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Old 01-02-2012, 03:51 PM   #1 (permalink)
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Wink Low Carb Stupidity Vs. Low Carb Intelligence

Food for thought!

Low Carb Stupidity Vs. Low Carb Intelligence:
Making The Most Of Your Low Carb Food

By: Dianne Villano, CPFI

Low carb stupidity:

Believing that carrots, bananas, or tomatoes are fattening because they’re high on the glycemic index and because a popular fad diet book says so. (Editor's note: The glycemic index is important, but don't make it everything while ignoring other problems--read on.)

Low carb intelligence:

Have Americans lost any remaining grip with common sense? With an average banana coming in at 120 calories, do you really think that this yellow, nutrient-dense, low-calorie, all-natural, straight-out-of-the-ground fruit is going to make you fat? Compare that to the average serving of salad dressing, which clocks in at over 160 calories with absolutely no redeeming nutritional value.

Perhaps carrots, bananas and tomatoes have 5-10 more calories per serving than broccoli or cucumbers, but try them against a “low carb bar,” which clocks in at typically over 200 calories!

Low carb stupidity:

Believing calories don't count, if you just count carb grams. Didn’t we go through this years ago when we were a nation of “fat gram” counters?

Low carb intelligence:

1. Knowing that fat loss or gain always did and always will boil down to the fact that if you eat more than you burn, you will gain weight. If you eat fewer calories than you burn, you will lose weight.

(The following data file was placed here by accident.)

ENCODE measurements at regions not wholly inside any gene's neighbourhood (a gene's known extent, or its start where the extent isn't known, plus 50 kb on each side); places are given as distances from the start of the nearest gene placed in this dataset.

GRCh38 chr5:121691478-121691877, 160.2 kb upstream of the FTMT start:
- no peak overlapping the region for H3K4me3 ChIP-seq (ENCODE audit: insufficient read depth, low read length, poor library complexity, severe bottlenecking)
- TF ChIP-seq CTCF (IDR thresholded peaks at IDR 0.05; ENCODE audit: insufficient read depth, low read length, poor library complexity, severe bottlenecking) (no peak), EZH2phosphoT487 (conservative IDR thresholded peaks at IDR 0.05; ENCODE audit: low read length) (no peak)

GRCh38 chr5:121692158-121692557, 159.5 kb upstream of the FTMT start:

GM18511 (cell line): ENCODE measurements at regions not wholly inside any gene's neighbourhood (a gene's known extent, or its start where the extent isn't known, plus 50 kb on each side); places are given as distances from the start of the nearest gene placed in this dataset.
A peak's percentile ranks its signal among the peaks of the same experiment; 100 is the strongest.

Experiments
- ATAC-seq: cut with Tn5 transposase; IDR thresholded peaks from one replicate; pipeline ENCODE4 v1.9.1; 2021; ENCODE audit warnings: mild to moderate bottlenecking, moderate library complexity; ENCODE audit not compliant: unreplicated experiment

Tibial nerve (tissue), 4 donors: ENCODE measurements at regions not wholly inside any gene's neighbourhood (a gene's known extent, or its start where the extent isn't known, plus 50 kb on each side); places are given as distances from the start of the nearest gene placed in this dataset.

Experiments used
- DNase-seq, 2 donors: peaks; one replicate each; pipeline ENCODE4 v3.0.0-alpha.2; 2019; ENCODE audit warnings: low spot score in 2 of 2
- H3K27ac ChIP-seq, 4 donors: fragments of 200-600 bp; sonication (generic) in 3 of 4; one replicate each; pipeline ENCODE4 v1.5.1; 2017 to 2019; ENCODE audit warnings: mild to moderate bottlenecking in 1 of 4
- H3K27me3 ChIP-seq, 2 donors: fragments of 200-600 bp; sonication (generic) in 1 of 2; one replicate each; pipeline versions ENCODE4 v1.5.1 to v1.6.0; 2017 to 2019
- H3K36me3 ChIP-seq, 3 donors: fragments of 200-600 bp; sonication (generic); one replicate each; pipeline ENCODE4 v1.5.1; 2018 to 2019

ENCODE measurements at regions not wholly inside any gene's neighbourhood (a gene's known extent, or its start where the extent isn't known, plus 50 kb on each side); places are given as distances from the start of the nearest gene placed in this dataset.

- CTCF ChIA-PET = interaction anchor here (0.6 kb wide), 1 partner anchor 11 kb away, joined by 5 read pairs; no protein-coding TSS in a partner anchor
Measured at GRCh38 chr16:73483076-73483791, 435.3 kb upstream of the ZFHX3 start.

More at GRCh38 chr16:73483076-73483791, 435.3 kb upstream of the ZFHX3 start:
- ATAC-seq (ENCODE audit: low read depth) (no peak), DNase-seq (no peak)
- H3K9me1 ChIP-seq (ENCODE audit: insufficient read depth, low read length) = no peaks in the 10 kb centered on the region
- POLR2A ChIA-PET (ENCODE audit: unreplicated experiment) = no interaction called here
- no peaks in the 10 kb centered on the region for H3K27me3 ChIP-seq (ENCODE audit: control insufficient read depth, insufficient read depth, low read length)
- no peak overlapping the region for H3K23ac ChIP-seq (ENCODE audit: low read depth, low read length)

2. Taking the time to understand the caloric value of the foods that you are eating.
3. Learning to eat appropriate SINGLE servings instead of “supersizing” everything.
4. Keeping a food journal and taking some time to preplan and avoiding mindless “boredom” or “stress” eating.
5. Knowing that low-carb versions of comfort foods--bread, pasta, and ice cream--often contain more fat and calories than regular versions

Low carb stupidity:

Carbohydrates make you fat, protein makes you lose weight. We all know who started this one! People have somehow gotten it into their heads that weight gain is all about the carb grams, not the calories. People who quote this myth won't touch a potato (100 calories, 0g fat), but then proceed to eat a 16oz steak for dinner (915 calories, 57g fat). They'll refuse the hamburger bun (120 calories, 2g fat) but take an extra meat patty to make up for it (500 calories, 32g fat).

Low carb intelligence :

1. Realizing that If you eat more than you burn you will get fat, regardless of the source.
2. Realizing that if you eat less, you will lose weight.
3. Knowing that some people on low-carb diets do lose weight initially, but this is due primarily to the fact that they have cut overall calories or have lost an abundance of water and lean tissue (muscle, bone, blood vessel mass, and possibly even organ tissue).
4. Understanding that overdosing on protein and cutting out carbohydrates does not equal successful weight loss. It does, however, mean missing out on vital nutrients from healthy carbohydrate foods that should be part of any well-balance diet. If you're considering a low-carb diet, remember to count your calories and nutrients first.
Article written by Dianne Villano, President of Custom Bodies. Dianne is a personal fitness instructor certified through the National Academy of Sports Medicine and a frequent speaker on health and fitness related topics with articles published in over 20 media outlets including Weight Loss & Obesity Resource Center, Women’s Exercise Network, Self Growth, Gateway to Beauty & Life tools for Women.

Think of food as fuel for the body instead of feeding emotions
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